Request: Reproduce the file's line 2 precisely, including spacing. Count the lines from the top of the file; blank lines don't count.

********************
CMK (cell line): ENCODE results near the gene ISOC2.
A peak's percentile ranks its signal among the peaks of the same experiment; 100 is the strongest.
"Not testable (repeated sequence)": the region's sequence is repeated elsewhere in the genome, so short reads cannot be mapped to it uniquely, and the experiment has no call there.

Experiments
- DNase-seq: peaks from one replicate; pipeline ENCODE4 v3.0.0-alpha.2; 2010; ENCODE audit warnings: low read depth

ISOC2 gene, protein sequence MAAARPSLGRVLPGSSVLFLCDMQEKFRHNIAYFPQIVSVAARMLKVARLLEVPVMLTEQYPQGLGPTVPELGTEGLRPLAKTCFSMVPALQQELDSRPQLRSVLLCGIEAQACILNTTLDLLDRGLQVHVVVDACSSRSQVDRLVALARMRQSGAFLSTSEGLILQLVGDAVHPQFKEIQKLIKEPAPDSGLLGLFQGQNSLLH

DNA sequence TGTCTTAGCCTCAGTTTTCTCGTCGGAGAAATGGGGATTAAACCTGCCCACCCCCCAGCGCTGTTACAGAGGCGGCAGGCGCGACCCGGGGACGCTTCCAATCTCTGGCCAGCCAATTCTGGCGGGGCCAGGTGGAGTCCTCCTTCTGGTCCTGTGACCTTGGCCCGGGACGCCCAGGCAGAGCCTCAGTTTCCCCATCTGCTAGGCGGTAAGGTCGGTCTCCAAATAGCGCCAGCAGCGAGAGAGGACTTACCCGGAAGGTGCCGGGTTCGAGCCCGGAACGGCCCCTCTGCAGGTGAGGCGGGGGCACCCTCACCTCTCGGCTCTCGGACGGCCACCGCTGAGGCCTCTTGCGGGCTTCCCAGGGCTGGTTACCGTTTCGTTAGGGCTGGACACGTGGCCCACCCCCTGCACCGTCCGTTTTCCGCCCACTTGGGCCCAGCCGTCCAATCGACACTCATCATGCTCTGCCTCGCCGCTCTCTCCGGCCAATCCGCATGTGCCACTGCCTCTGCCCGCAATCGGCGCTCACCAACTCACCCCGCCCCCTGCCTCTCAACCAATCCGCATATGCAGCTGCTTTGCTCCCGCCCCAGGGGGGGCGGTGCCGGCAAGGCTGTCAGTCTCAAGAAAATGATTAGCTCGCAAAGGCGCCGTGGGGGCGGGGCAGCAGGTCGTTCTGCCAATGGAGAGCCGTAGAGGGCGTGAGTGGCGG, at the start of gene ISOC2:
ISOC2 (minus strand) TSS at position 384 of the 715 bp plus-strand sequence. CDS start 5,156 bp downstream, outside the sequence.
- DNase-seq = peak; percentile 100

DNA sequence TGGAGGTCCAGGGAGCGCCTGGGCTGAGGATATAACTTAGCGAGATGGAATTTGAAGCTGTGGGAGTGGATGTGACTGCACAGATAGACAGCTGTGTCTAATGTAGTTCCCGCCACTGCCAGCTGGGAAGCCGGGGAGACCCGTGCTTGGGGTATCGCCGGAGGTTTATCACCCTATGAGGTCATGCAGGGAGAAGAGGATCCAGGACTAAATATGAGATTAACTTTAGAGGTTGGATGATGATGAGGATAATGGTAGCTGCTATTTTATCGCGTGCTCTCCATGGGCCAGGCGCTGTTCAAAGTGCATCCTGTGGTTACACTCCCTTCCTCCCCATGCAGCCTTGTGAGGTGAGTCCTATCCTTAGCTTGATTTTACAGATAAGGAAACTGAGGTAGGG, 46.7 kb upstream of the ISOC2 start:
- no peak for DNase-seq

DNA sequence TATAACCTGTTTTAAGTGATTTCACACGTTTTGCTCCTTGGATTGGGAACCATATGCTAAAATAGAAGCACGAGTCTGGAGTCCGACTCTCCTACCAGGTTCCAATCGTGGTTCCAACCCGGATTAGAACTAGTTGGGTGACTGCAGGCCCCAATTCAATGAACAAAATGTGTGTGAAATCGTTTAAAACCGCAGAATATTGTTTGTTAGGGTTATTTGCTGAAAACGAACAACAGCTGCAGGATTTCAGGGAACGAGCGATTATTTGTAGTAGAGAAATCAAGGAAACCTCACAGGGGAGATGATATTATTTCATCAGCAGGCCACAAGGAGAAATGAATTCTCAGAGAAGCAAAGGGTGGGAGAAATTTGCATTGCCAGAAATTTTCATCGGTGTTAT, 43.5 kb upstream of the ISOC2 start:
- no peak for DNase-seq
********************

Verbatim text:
A peak's percentile ranks its signal among the peaks of the same experiment; 100 is the strongest.